Forest restoration often includes thinning to reduce tree density and improve ecosystem processes and function while also reducing the risk of wildfire or insect and disease outbreaks. However, one drawback of these restoration treatments is that slash is often burned in piles that may damage the soil and require further restoration activities. Pile burning is currently used on many forest sites as the preferred method for residue disposal because piles can be burned at various times of the year and are usually more controlled than broadcast burns. In many cases, fire can be beneficial to site conditions and soil properties, but slash piles, with a large concentration of wood, needles, forest floor, and sometimes mineral soil, can cause long-term damage. We describe several alternative methods for reducing nonmerchantable forest residues that will help remove excess woody biomass, minimize detrimental soil impacts, and create charcoal for improving soil organic matter and carbon sequestration.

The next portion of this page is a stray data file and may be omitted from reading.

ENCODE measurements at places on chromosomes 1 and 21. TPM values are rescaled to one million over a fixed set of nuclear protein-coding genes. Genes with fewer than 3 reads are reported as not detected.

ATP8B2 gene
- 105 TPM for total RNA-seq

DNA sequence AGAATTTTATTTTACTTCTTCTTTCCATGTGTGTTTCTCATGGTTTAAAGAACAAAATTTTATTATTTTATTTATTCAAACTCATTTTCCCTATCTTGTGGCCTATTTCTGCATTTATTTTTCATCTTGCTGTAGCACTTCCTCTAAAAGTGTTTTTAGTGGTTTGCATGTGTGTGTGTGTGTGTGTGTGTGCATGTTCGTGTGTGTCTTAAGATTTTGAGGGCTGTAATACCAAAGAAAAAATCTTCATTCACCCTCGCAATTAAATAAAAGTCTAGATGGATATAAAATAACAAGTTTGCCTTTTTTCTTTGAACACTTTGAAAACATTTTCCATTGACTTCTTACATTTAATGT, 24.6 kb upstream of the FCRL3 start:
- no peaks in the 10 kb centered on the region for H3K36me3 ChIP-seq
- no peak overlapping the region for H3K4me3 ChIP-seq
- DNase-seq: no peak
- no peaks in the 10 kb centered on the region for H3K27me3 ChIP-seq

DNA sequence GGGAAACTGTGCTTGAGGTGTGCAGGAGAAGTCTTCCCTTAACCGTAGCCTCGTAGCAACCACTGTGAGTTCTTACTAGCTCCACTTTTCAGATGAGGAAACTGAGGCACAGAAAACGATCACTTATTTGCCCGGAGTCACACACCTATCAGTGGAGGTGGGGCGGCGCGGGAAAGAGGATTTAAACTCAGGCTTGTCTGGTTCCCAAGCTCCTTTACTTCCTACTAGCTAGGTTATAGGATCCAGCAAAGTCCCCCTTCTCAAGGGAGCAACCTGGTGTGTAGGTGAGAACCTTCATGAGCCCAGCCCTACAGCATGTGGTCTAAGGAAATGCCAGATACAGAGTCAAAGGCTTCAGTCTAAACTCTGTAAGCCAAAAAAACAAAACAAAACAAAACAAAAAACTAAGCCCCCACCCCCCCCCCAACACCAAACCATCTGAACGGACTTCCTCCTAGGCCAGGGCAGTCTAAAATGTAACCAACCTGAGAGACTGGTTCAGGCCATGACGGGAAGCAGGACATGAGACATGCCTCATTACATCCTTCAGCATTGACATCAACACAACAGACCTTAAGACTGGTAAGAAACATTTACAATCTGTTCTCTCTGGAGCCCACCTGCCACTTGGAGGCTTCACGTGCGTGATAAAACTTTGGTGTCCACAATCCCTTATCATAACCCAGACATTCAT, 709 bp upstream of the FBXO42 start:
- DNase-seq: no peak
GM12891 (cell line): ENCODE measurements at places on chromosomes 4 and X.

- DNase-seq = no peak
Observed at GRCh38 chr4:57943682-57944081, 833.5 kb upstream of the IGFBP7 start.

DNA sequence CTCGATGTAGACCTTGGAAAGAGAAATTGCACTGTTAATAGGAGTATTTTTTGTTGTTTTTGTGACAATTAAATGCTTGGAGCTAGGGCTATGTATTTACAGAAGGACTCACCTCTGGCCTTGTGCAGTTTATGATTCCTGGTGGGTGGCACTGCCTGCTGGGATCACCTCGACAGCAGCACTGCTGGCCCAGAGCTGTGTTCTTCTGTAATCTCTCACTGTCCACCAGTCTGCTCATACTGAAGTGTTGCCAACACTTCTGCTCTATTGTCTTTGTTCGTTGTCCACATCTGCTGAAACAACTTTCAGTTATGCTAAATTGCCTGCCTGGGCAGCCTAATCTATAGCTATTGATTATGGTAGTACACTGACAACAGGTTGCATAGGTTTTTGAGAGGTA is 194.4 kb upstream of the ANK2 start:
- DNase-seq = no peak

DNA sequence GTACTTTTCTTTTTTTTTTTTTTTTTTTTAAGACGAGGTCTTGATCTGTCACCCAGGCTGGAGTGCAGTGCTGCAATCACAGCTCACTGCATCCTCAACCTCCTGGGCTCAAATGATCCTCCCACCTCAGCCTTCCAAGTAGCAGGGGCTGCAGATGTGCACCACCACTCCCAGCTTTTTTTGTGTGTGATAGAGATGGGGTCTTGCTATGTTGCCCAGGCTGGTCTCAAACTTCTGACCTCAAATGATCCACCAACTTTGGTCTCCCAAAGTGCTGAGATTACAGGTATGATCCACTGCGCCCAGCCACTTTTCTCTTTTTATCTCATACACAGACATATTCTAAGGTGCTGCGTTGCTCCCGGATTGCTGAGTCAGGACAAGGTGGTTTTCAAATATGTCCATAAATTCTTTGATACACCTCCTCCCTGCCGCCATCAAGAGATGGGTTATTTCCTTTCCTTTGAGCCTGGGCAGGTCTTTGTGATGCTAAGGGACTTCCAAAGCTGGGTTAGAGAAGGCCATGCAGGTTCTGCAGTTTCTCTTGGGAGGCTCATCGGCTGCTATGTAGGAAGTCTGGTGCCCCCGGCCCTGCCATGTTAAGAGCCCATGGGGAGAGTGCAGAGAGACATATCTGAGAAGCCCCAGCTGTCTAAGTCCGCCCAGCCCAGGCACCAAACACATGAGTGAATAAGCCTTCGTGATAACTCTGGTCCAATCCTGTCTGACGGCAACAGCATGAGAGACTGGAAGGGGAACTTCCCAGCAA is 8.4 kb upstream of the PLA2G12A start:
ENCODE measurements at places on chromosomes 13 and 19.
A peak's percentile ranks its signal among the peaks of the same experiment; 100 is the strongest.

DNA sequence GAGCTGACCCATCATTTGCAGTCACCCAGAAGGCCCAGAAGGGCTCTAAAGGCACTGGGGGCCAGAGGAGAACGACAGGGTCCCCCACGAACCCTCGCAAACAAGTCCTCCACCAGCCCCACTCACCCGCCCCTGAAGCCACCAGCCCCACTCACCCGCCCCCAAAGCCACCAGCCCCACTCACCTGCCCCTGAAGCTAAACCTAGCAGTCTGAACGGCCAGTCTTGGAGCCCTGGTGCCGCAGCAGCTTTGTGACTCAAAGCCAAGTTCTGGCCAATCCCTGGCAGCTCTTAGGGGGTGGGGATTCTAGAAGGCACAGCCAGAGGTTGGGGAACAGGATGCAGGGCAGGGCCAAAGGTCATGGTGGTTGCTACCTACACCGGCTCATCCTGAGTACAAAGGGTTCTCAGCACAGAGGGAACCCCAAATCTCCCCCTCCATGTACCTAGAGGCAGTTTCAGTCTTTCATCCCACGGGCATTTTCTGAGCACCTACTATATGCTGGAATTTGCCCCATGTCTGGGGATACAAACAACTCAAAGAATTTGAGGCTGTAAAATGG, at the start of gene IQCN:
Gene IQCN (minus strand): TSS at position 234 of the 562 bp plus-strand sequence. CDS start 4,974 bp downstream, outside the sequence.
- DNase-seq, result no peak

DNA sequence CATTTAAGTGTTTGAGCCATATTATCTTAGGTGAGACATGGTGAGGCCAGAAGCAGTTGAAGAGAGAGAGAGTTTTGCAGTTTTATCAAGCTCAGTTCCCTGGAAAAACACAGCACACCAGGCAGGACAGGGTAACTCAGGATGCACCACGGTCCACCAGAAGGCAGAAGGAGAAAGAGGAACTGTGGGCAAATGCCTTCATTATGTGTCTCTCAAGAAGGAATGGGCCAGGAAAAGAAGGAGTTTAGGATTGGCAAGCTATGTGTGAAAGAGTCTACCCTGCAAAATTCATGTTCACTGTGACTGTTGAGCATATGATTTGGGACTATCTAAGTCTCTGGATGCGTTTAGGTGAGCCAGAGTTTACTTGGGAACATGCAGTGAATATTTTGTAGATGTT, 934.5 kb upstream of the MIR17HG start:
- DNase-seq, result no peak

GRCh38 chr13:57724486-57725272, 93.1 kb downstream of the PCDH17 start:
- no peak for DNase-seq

AUTHOR Deborah S. Page-Dumroese
Deborah is a Supervisory Research Soil Scientist at the Rocky Mountain Research Station for USDA Forest Service. She is based in Moscow, Idaho.